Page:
Cave - Cave Types, Cave Environment And Formations, Cave Life
A cave is a naturally occurring hollow area inside the earth. Most caves are formed by some type of erosional process. The most notable exception is hollow lava tubes such as those in Hawaii. The formation of caves depends upon geologic, topographic, and hydrologic factors. These factors determine where and how caves develop, as well as their structure and shape. The study of caves is called speleology. Some caves may be small hillside openings, while others consist of large chambers and interconnecting tunnels and mazes. Openings to the surface may be large gaping holes or small crevices.
Caves have provided shelter to prehistoric, ancient, and primitive contemporary people such as the Tasadays of the Philippine Islands. Human remains, artifacts, sculptures, and drawings found in caves have aided archeologists to learn about early humans. Caves are sites of many important archeological discoveries such as The Dead Sea Scrolls. Many religious traditions have regarded caves as sacred and have used them to perform rituals, ceremonies, and sacrifices. Some ancient traditions felt that caves led to the underworld. Caves have fascinated poets, artists, philosophers, and musicians.
Solution caves form by chemical weathering of the surrounding bedrock as groundwater moves along fractures in the rock. These caves produce a particular type of terrain called karst. Karst terrain primarily forms in bedrock of calcium carbonate, or limestone, but can develop in any soluble sedimentary rock such as dolomite, rock gypsum, or rock salt. The host rock extends from near the earth's surface to below the water table. Several distinctive karst features make this terrain easy to identify. The most common are sinkholes, circular depressions where the underlying rock has been dissolved away. Disappearing streams and natural bridges are also common clues. Entrances to solution caves are not always obvious, and their discovery is sometimes quite by accident.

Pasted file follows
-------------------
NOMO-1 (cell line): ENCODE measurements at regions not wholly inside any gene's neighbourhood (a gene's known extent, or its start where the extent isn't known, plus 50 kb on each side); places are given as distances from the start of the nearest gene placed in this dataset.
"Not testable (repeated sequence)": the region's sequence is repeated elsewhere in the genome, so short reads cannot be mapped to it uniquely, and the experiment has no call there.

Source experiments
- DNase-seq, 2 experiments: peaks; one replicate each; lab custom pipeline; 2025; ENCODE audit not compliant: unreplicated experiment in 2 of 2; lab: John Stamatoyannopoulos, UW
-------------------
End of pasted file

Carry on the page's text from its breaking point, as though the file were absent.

Formation of karst involves the chemical interaction of air, soil, water, and rock. As water flows over and drains into the earth's surface, it mixes with carbon dioxide from the air and soil to form carbonic acid (H 2CO 3). The groundwater becomes acidic and dissolves the calcium carbonate in the bedrock, and seeps or percolates through naturally occurring fractures in the rock. With continual water drainage, the fractures become established passageways. The passageways eventually enlarge and often connect, creating an underground drainage system. Over thousands, perhaps millions of years, these passages evolve into the caves we see today.
During heavy rain or flooding in a well-established karst terrain, very little water flows over the surface in stream channels. Most water drains into the ground through enlarged fractures and sinkholes. This underground drainage system sometimes carries large amounts of water, sand, and mud through the passageways and further erodes the bedrock. Sometimes ceilings fall and passageways collapse, creating new spaces and drainage routes.
Not all solution caves form due to dissolution by carbonic acid. Some caves form in areas where hydrogen sulfide gas is released from the earth's crust or from decaying organic material. Sulfuric acid forms when the hydrogen sulfide comes in contact with water. It chemically weathers the limestone, similar to acid rain.
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